Later, the XPS 17 (9730) earned a higher-than-average score in PCMark 10, scoring 6,893. Its graphics testing results, while not the most impressive I've ever seen, were also very respectable, earning a 9,622 3DMark Time Spy score as well as a Cinebench Multi-core score of 14,217 with a single-core score of 1,680. 

These results tell you that the XPS 17 (9730) can handle basic programs and easily tackle some more demanding tasks. Its processing abilities also make it ideal for creatives who work in graphically intensive programs like Photoshop or Premiere Pro. So if you're thinking of grabbing it as your family, hobby, or work computer, then it should be able to handle just about anything you want it to do. 

(Image credit: Windows Central)

While not specifically intended for gaming, the XPS 17 (9730) also manages to be a decent entry-to-mid-level gaming laptop. The first thing I did to test its gaming abilities was download and update the latest Nvidia graphics drivers and then restart the laptop. After that, I downloaded Steam and ran Cyberpunk 2077 on it, which is one of the most graphically demanding PC games you can play right now.

Thanks to the powerful RTX 4070 GPU, the laptop could easily render beautiful visuals without stuttering. I ran the in-game benchmark with high texture quality at 1920 x 1080p, and the laptop could provide an average of 54 FPS, sometimes dipping lower or going higher to 60 FPS. That is not bad at all, considering this isn't a gaming laptop. The fans went crazy almost from the start, which I'm not surprised about, but it managed to play my games better than many other laptops I've tested. Just be aware that after long gaming sessions, the performance can dip. For instance, after playing Cyberpunk 2077 for a couple of hours I did another in-game benchmark and it did an average of 22.4 FPS. Lowering graphics settings improved the frame rate at this point, but this wouldn't have been an issue on one of the best gaming laptops out there.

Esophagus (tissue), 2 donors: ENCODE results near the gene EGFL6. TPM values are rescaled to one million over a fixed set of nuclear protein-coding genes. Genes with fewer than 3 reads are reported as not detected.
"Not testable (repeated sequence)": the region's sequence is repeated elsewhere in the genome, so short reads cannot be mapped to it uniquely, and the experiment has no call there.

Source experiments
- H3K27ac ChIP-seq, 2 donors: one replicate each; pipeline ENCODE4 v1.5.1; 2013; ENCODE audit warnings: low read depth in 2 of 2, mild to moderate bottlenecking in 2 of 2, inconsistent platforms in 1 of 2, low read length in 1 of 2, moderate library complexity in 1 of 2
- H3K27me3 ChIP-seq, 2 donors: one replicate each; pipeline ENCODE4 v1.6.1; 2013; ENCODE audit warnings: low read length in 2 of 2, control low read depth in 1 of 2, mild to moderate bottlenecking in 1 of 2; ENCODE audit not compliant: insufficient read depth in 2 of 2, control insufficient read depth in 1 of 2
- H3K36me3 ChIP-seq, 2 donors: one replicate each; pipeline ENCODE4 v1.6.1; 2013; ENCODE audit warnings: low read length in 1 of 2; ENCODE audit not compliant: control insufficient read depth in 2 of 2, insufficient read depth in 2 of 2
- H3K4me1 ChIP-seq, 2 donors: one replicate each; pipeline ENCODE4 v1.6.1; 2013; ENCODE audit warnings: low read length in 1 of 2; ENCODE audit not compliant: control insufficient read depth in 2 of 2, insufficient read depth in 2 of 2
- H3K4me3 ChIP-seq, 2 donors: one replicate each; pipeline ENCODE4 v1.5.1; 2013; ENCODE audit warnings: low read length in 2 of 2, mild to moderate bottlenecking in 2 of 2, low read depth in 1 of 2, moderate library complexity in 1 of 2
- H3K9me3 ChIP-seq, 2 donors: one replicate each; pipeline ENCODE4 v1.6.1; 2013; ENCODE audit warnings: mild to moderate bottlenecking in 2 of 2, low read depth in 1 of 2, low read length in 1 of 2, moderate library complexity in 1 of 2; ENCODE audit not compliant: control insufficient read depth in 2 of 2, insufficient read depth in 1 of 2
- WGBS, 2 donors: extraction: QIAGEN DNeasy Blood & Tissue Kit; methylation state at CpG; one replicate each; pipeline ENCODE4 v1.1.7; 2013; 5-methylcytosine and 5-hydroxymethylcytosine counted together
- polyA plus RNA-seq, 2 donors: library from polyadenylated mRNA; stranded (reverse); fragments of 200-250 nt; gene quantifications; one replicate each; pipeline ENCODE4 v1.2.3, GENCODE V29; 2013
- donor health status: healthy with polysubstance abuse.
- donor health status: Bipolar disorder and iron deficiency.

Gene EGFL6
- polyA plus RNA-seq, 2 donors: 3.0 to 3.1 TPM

Dell XPS 17 (9730): Display

The Dell XPS 17 (9730) produced 100% of sRGB, 100% of AdobeRGB, and 98% of P3 in my testing.  (Image credit: Windows Central)

I was surprised that the XPS 17 (9730) does not have the option for an OLED display, especially since this is a choice for the smaller XPS 15. This means that the XPS 17 screen still shows grey tones rather than true black and isn't quite as vibrant looking as an OLED panel can be. Still, the 17-inch, FHD+ (3840 x 2400) LCD touchscreen shows off colors to beautiful effect and with plenty of precise detail. The laptop is ideal for working on digital drawings, photo editing, and other creative projects.

After using a colorimeter to analyze the display, I wasn't surprised to find that it produced 100% of sRGB, 100% of AdobeRGB, and 98% of P3 in my testing. These are all fantastic results and show that the XPS 17 (9730) has an excellent color range, which you can see just by looking at it. 

Swipe to scroll horizontally
SettingBrightnessBlackContrastWhite Point
0%25.80.021150:16400 (0.315,0.318)
25%84.20.051740:16500 (0.314,0.318)
50%181.80.101900:16600 (0.313,0.318)
75%334.60.172000:16700 (0.311,0.317)
100%545.50.291900:16800 (0.309,0.317)